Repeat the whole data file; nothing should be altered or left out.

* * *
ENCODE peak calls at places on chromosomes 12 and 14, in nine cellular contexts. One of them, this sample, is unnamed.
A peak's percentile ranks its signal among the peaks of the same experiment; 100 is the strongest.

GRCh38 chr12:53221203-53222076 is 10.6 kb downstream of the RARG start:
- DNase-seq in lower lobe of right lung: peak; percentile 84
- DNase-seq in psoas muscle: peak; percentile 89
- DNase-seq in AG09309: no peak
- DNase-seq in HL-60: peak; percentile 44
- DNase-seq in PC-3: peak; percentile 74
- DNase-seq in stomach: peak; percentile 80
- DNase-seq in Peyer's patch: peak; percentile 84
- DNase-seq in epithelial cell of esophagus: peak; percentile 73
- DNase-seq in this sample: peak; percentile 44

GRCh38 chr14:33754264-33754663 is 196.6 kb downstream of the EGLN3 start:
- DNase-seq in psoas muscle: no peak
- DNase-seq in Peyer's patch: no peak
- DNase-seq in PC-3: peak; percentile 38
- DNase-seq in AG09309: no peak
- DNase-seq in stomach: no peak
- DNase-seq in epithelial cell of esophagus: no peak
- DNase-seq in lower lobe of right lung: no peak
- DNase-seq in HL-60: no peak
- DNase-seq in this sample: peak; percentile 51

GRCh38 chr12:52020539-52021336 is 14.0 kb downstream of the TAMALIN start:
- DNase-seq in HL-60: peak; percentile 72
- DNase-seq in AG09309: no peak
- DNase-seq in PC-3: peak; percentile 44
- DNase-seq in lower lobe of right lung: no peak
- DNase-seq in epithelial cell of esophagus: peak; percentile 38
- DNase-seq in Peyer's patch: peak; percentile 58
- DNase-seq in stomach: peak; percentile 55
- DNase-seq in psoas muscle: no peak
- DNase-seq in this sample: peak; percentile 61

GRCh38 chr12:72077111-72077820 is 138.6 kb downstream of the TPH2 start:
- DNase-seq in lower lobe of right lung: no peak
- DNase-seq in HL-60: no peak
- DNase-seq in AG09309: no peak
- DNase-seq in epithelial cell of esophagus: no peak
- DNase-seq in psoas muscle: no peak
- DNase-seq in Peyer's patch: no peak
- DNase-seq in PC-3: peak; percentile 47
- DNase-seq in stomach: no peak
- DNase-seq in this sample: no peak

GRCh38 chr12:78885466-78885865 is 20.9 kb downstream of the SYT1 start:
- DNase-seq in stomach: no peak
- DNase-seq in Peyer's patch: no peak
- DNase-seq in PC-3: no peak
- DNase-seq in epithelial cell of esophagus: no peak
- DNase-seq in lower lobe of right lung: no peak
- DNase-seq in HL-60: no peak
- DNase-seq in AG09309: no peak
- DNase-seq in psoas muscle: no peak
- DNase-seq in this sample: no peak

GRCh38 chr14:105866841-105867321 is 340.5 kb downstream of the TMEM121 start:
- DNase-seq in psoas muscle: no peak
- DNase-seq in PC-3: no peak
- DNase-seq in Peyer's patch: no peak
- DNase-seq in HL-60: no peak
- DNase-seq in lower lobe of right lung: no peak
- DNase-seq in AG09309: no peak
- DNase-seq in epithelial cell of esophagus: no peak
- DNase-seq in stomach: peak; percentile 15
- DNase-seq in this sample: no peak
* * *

ENCODE peak calls at places on chromosomes 12 and 14, in nine cellular contexts. One of them, this sample, is unnamed.
A peak's percentile ranks its signal among the peaks of the same experiment; 100 is the strongest.

GRCh38 chr12:53221203-53222076 is 10.6 kb downstream of the RARG start:
- DNase-seq in lower lobe of right lung: peak; percentile 84
- DNase-seq in psoas muscle: peak; percentile 89
- DNase-seq in AG09309: no peak
- DNase-seq in HL-60: peak; percentile 44
- DNase-seq in PC-3: peak; percentile 74
- DNase-seq in stomach: peak; percentile 80
- DNase-seq in Peyer's patch: peak; percentile 84
- DNase-seq in epithelial cell of esophagus: peak; percentile 73
- DNase-seq in this sample: peak; percentile 44

GRCh38 chr14:33754264-33754663 is 196.6 kb downstream of the EGLN3 start:
- DNase-seq in psoas muscle: no peak
- DNase-seq in Peyer's patch: no peak
- DNase-seq in PC-3: peak; percentile 38
- DNase-seq in AG09309: no peak
- DNase-seq in stomach: no peak
- DNase-seq in epithelial cell of esophagus: no peak
- DNase-seq in lower lobe of right lung: no peak
- DNase-seq in HL-60: no peak
- DNase-seq in this sample: peak; percentile 51

GRCh38 chr12:52020539-52021336 is 14.0 kb downstream of the TAMALIN start:
- DNase-seq in HL-60: peak; percentile 72
- DNase-seq in AG09309: no peak
- DNase-seq in PC-3: peak; percentile 44
- DNase-seq in lower lobe of right lung: no peak
- DNase-seq in epithelial cell of esophagus: peak; percentile 38
- DNase-seq in Peyer's patch: peak; percentile 58
- DNase-seq in stomach: peak; percentile 55
- DNase-seq in psoas muscle: no peak
- DNase-seq in this sample: peak; percentile 61

GRCh38 chr12:72077111-72077820 is 138.6 kb downstream of the TPH2 start:
- DNase-seq in lower lobe of right lung: no peak
- DNase-seq in HL-60: no peak
- DNase-seq in AG09309: no peak
- DNase-seq in epithelial cell of esophagus: no peak
- DNase-seq in psoas muscle: no peak
- DNase-seq in Peyer's patch: no peak
- DNase-seq in PC-3: peak; percentile 47
- DNase-seq in stomach: no peak
- DNase-seq in this sample: no peak

GRCh38 chr12:78885466-78885865 is 20.9 kb downstream of the SYT1 start:
- DNase-seq in stomach: no peak
- DNase-seq in Peyer's patch: no peak
- DNase-seq in PC-3: no peak
- DNase-seq in epithelial cell of esophagus: no peak
- DNase-seq in lower lobe of right lung: no peak
- DNase-seq in HL-60: no peak
- DNase-seq in AG09309: no peak
- DNase-seq in psoas muscle: no peak
- DNase-seq in this sample: no peak

GRCh38 chr14:105866841-105867321 is 340.5 kb downstream of the TMEM121 start:
- DNase-seq in psoas muscle: no peak
- DNase-seq in PC-3: no peak
- DNase-seq in Peyer's patch: no peak
- DNase-seq in HL-60: no peak
- DNase-seq in lower lobe of right lung: no peak
- DNase-seq in AG09309: no peak
- DNase-seq in epithelial cell of esophagus: no peak
- DNase-seq in stomach: peak; percentile 15
- DNase-seq in this sample: no peak